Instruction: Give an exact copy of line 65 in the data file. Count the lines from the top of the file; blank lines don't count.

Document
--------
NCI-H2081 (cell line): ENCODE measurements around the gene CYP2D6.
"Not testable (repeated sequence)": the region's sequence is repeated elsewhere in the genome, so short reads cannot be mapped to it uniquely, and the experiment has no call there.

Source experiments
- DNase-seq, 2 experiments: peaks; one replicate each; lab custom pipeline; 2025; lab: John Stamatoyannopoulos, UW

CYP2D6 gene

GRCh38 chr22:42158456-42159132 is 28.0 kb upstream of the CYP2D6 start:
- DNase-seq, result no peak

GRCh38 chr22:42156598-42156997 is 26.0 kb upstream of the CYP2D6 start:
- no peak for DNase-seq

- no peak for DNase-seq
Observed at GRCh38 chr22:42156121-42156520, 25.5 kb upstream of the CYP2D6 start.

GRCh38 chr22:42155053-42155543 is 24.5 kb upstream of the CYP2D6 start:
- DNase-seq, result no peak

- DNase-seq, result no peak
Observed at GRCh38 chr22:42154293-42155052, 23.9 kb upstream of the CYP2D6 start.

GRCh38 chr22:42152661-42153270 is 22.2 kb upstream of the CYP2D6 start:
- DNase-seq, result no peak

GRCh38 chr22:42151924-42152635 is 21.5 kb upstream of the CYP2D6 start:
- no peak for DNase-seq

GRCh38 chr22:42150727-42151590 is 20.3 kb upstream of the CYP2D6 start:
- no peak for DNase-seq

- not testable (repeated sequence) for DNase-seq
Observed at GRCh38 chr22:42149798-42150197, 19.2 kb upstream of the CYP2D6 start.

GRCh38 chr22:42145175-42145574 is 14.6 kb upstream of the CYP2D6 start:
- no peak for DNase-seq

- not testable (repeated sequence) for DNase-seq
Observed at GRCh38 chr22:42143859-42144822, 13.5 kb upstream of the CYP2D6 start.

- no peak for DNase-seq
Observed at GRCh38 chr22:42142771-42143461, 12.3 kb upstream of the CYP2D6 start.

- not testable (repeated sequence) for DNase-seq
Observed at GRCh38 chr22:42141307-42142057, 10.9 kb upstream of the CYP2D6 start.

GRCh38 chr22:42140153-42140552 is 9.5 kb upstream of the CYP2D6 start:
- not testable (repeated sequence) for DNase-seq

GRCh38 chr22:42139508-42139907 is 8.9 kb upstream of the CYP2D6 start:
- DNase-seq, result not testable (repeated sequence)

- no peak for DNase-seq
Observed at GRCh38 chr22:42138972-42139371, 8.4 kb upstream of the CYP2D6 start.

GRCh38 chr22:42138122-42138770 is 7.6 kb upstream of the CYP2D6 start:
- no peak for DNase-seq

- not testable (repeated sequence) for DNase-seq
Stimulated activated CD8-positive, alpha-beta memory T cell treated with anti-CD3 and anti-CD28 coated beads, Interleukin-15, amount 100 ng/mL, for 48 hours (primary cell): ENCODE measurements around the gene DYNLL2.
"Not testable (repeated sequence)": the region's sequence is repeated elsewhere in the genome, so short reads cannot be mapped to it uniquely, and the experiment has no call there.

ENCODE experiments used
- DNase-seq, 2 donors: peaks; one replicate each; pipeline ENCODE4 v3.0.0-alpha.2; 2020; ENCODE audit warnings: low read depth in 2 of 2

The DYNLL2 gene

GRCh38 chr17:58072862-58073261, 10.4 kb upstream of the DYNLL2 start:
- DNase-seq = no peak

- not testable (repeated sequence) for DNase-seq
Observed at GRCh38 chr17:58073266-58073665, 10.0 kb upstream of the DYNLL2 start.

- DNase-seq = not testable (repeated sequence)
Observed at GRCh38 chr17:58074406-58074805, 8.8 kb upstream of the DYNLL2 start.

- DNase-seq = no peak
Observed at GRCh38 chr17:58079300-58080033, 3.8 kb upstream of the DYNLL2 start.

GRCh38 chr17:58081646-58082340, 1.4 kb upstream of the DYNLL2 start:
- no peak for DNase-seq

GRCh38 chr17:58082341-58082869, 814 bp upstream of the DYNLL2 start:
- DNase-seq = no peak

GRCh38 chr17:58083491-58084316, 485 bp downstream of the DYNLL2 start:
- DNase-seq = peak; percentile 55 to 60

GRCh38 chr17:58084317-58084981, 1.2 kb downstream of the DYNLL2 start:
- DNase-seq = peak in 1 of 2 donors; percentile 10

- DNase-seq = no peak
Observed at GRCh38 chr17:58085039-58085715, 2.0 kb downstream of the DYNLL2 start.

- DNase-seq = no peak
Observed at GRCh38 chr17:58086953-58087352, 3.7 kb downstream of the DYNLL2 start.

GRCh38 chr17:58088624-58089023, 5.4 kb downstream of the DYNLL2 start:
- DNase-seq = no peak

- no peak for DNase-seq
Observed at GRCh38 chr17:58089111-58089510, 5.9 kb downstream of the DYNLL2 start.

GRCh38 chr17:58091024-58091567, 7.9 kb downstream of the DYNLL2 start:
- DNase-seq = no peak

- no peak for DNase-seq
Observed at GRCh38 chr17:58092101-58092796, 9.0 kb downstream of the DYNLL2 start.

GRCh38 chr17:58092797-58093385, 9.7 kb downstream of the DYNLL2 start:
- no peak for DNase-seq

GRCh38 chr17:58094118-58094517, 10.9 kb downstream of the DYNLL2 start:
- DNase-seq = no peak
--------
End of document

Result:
Observed at GRCh38 chr17:58086953-58087352, 3.7 kb downstream of the DYNLL2 start.